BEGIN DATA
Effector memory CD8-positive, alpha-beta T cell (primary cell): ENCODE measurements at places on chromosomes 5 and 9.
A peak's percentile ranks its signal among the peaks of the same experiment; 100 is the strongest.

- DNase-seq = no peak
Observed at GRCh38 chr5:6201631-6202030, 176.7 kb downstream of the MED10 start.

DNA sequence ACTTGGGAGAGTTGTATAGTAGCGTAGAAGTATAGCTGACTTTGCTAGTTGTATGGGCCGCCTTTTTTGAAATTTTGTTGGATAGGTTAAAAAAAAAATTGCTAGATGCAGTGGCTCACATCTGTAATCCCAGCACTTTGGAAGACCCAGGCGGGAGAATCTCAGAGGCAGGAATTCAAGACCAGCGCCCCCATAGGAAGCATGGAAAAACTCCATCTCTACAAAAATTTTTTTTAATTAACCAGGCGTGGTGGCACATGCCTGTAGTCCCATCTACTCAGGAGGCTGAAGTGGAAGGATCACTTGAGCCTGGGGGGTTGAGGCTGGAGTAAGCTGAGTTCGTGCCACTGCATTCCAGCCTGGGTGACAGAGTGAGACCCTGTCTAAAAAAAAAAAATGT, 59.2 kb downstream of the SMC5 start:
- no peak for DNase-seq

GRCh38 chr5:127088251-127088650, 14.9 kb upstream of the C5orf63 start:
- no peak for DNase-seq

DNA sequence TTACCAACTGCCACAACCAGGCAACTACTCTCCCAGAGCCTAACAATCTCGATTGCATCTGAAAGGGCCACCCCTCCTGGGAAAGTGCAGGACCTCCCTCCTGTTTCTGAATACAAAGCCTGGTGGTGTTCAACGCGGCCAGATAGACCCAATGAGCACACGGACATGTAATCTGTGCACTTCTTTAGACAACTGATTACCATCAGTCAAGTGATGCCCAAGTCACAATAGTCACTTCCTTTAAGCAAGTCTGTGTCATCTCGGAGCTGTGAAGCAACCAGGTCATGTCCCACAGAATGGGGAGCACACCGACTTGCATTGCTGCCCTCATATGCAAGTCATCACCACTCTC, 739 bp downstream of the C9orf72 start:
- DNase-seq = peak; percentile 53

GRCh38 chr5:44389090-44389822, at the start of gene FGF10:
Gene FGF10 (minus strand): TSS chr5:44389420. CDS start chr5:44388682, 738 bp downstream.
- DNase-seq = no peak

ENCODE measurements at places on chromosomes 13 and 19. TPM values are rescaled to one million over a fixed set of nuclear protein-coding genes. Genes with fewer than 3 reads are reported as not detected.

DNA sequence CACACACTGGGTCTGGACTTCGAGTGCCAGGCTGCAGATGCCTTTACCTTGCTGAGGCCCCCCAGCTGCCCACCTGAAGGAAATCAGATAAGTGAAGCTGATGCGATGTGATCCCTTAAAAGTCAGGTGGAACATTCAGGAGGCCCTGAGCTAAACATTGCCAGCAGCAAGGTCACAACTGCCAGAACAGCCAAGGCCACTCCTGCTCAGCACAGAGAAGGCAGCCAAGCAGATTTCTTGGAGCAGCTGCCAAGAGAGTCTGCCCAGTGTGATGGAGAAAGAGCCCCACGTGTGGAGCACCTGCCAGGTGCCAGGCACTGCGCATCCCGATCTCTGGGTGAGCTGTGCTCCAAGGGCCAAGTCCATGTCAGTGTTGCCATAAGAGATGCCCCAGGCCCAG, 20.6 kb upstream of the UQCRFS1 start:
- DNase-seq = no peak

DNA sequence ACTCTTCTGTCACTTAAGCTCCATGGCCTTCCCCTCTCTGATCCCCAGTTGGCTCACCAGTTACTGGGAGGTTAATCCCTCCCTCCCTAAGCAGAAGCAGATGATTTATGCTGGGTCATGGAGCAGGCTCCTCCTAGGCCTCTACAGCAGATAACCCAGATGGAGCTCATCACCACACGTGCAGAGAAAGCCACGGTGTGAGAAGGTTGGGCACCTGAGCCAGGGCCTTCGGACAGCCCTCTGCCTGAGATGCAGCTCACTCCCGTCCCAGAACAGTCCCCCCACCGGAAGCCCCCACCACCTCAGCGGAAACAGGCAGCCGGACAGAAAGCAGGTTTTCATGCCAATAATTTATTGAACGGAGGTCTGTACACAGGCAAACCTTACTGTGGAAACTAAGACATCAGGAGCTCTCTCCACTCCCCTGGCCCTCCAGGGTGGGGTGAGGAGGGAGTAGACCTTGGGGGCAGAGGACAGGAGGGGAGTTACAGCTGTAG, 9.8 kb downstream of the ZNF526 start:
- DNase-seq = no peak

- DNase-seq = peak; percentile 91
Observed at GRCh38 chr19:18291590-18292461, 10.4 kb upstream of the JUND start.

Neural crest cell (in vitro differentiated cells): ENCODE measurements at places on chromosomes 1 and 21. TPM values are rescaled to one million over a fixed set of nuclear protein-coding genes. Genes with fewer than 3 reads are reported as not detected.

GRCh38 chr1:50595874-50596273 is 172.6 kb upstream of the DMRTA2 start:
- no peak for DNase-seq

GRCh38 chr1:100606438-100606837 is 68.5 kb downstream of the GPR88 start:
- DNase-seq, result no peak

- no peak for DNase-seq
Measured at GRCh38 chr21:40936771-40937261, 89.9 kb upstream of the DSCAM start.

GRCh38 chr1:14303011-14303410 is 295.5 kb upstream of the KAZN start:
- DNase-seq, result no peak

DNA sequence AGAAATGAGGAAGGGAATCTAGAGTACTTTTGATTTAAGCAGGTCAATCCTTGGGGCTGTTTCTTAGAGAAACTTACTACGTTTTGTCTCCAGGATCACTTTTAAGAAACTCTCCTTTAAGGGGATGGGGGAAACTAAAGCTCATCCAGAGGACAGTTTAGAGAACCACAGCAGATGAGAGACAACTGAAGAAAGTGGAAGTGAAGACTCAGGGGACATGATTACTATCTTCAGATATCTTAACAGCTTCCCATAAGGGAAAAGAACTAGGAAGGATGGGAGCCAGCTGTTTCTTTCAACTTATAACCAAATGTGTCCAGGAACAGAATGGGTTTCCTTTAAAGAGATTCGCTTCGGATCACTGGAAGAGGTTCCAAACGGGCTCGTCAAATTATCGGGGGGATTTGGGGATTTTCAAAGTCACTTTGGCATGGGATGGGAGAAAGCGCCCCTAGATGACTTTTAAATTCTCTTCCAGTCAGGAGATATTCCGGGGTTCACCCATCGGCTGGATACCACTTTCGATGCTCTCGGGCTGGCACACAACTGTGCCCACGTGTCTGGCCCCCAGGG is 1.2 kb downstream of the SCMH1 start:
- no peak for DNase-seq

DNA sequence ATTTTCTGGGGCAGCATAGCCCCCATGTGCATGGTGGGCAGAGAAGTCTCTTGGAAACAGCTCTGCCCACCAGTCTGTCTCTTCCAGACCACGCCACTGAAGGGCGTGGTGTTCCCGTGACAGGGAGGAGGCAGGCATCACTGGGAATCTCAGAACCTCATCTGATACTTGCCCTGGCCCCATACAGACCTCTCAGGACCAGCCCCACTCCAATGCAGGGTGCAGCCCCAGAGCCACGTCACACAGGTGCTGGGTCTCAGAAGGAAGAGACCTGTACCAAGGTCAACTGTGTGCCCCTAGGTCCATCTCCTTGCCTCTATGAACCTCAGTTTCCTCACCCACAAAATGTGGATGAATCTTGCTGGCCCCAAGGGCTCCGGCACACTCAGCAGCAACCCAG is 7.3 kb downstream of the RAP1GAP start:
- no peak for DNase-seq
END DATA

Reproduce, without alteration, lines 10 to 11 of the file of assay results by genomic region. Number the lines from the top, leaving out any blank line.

- DNase-seq = peak; percentile 53

GRCh38 chr5:44389090-44389822, at the start of gene FGF10: